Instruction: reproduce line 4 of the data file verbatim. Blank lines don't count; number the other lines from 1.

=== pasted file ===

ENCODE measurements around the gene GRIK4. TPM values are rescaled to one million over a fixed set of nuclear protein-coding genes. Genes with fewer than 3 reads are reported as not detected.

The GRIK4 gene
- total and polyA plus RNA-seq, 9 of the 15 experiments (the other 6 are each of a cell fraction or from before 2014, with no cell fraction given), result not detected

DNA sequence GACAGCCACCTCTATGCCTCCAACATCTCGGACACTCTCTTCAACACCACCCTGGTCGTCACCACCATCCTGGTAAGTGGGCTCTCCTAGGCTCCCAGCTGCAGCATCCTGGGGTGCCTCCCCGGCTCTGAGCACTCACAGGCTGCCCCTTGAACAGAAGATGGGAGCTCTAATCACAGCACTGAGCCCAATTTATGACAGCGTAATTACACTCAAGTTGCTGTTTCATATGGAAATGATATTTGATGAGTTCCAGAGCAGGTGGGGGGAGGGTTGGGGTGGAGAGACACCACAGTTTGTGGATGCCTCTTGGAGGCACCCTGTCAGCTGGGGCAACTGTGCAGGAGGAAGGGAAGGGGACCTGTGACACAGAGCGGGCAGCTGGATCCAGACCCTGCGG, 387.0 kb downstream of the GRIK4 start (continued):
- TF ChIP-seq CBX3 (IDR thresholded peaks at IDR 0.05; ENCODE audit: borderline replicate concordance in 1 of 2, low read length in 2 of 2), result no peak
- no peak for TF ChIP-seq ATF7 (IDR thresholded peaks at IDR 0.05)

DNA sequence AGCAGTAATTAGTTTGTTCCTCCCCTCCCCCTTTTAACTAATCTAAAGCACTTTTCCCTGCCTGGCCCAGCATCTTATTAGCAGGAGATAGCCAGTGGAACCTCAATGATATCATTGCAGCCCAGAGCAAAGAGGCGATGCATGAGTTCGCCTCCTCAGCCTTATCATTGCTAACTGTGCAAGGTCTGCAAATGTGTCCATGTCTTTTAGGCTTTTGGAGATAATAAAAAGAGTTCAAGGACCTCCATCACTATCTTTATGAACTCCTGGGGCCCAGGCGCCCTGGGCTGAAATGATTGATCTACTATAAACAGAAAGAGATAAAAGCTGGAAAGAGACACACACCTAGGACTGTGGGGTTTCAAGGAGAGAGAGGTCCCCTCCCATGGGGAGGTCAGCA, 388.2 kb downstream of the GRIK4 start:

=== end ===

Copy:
DNA sequence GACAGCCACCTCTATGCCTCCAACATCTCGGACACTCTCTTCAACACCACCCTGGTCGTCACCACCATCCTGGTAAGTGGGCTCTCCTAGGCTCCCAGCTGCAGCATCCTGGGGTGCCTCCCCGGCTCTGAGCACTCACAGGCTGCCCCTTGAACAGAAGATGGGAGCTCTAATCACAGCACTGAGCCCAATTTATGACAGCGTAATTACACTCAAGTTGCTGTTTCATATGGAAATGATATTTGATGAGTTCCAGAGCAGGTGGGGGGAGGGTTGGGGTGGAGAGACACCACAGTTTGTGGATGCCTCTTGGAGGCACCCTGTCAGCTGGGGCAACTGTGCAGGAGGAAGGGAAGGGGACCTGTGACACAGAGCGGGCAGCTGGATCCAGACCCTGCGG, 387.0 kb downstream of the GRIK4 start (continued):